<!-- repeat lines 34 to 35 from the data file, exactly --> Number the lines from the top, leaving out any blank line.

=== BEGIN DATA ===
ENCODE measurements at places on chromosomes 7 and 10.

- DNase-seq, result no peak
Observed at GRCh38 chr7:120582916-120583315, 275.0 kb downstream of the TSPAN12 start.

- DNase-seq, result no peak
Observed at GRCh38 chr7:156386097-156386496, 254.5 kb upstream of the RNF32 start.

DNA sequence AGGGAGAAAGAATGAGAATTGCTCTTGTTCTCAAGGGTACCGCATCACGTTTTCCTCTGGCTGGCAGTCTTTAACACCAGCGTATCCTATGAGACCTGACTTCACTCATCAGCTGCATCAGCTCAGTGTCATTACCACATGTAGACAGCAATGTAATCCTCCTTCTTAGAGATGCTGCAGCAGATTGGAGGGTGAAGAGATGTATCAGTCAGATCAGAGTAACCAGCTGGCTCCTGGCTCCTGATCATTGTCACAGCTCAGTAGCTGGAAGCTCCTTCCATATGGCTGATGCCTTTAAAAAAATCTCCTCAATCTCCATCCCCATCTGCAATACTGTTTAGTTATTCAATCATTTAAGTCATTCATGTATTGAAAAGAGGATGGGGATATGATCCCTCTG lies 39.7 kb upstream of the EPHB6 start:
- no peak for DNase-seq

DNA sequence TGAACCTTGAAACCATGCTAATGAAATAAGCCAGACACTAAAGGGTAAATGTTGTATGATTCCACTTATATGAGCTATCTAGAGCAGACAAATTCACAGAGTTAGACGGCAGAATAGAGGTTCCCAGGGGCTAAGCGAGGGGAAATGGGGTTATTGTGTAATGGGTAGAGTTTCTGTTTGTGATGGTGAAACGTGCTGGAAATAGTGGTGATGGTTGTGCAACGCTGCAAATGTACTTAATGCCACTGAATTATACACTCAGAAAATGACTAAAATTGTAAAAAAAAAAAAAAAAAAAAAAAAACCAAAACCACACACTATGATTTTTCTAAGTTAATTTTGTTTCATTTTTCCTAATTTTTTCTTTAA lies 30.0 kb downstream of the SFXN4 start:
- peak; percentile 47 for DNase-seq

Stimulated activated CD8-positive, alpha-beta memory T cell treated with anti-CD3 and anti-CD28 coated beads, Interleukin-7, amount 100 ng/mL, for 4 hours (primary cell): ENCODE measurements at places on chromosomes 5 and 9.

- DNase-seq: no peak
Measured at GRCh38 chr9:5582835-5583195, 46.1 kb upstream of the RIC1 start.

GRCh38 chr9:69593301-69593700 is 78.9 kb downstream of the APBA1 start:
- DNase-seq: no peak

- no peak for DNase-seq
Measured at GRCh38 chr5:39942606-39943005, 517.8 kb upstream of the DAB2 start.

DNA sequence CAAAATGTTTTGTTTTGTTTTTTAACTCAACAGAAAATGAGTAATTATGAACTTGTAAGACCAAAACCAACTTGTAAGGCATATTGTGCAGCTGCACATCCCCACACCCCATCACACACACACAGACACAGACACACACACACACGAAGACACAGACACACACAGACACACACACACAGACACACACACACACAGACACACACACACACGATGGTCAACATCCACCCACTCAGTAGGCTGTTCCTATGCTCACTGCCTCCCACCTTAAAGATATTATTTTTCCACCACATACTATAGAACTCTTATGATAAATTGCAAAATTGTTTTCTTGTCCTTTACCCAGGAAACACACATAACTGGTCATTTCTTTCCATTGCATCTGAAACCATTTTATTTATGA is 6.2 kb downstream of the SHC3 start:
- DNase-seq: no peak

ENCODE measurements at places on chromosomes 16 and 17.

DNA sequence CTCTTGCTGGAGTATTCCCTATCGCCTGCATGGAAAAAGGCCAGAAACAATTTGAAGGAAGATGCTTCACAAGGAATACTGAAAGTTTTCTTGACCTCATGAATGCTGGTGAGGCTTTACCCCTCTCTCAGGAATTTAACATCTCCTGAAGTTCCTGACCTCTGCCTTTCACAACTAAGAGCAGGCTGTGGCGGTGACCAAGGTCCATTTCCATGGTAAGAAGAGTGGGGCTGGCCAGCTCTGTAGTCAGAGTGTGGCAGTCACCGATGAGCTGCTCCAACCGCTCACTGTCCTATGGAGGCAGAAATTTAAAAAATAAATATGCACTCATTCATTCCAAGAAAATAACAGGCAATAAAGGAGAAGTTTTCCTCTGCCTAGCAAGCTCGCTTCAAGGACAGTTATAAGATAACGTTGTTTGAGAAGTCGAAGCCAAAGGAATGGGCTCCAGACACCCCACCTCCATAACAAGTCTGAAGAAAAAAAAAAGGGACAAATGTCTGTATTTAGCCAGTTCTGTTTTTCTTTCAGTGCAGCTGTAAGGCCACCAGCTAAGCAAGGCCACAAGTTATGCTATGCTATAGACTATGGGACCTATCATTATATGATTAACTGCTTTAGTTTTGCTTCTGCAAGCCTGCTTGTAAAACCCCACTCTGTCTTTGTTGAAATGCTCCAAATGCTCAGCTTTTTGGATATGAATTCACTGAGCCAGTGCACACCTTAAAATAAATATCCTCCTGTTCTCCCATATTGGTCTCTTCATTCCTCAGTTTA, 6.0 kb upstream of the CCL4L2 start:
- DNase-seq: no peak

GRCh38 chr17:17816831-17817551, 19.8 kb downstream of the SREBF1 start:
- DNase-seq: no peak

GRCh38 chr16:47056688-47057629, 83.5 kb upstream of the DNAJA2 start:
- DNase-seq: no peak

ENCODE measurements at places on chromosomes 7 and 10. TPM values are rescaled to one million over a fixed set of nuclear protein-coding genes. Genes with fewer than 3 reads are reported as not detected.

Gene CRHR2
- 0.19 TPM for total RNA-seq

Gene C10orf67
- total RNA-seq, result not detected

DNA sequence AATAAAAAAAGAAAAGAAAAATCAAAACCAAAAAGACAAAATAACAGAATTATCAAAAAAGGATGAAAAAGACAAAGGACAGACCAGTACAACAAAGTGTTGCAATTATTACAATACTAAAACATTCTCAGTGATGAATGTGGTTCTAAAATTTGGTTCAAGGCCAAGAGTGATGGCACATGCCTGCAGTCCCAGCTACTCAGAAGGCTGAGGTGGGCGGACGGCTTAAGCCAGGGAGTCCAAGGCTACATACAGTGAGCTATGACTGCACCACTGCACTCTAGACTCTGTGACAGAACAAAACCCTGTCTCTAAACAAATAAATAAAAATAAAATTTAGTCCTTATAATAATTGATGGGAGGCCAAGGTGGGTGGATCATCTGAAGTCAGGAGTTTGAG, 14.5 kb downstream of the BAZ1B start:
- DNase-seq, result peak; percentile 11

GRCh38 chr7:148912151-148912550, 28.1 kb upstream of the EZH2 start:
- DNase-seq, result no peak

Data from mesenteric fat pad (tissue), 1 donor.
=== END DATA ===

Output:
- DNase-seq, result no peak

Data from mesenteric fat pad (tissue), 1 donor.